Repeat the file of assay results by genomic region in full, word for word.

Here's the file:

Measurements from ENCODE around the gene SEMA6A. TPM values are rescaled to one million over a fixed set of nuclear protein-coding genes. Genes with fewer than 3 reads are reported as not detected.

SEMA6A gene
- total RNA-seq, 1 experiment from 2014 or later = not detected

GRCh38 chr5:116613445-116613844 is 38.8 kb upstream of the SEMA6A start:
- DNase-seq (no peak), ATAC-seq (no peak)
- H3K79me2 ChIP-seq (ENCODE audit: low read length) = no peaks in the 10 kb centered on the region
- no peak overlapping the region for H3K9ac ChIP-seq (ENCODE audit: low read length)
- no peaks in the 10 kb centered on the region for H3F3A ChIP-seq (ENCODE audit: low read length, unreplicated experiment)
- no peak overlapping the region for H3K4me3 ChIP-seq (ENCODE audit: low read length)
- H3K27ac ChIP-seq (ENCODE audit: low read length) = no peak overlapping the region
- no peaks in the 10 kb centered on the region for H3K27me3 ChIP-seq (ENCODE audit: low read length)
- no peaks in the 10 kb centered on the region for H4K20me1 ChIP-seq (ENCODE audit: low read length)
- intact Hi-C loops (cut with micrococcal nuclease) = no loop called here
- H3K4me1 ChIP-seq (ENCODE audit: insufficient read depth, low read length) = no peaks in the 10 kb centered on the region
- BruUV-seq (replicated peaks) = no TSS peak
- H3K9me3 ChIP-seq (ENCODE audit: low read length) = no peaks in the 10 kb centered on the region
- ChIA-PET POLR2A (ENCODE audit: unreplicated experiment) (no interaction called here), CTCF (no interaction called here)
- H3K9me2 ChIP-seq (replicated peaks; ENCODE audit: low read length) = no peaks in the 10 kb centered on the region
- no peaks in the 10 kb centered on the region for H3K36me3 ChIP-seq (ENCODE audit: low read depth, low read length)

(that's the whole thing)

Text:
Measurements from ENCODE around the gene SEMA6A. TPM values are rescaled to one million over a fixed set of nuclear protein-coding genes. Genes with fewer than 3 reads are reported as not detected.

SEMA6A gene
- total RNA-seq, 1 experiment from 2014 or later = not detected

GRCh38 chr5:116613445-116613844 is 38.8 kb upstream of the SEMA6A start:
- DNase-seq (no peak), ATAC-seq (no peak)
- H3K79me2 ChIP-seq (ENCODE audit: low read length) = no peaks in the 10 kb centered on the region
- no peak overlapping the region for H3K9ac ChIP-seq (ENCODE audit: low read length)
- no peaks in the 10 kb centered on the region for H3F3A ChIP-seq (ENCODE audit: low read length, unreplicated experiment)
- no peak overlapping the region for H3K4me3 ChIP-seq (ENCODE audit: low read length)
- H3K27ac ChIP-seq (ENCODE audit: low read length) = no peak overlapping the region
- no peaks in the 10 kb centered on the region for H3K27me3 ChIP-seq (ENCODE audit: low read length)
- no peaks in the 10 kb centered on the region for H4K20me1 ChIP-seq (ENCODE audit: low read length)
- intact Hi-C loops (cut with micrococcal nuclease) = no loop called here
- H3K4me1 ChIP-seq (ENCODE audit: insufficient read depth, low read length) = no peaks in the 10 kb centered on the region
- BruUV-seq (replicated peaks) = no TSS peak
- H3K9me3 ChIP-seq (ENCODE audit: low read length) = no peaks in the 10 kb centered on the region
- ChIA-PET POLR2A (ENCODE audit: unreplicated experiment) (no interaction called here), CTCF (no interaction called here)
- H3K9me2 ChIP-seq (replicated peaks; ENCODE audit: low read length) = no peaks in the 10 kb centered on the region
- no peaks in the 10 kb centered on the region for H3K36me3 ChIP-seq (ENCODE audit: low read depth, low read length)